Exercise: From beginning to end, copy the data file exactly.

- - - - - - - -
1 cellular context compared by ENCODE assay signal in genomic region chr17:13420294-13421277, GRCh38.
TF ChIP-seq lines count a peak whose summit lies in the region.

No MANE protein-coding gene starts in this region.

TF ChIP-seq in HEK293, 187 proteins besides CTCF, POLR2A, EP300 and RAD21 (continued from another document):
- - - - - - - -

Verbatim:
1 cellular context compared by ENCODE assay signal in genomic region chr17:13420294-13421277, GRCh38.
TF ChIP-seq lines count a peak whose summit lies in the region.

No MANE protein-coding gene starts in this region.

TF ChIP-seq in HEK293, 187 proteins besides CTCF, POLR2A, EP300 and RAD21 (continued from another document):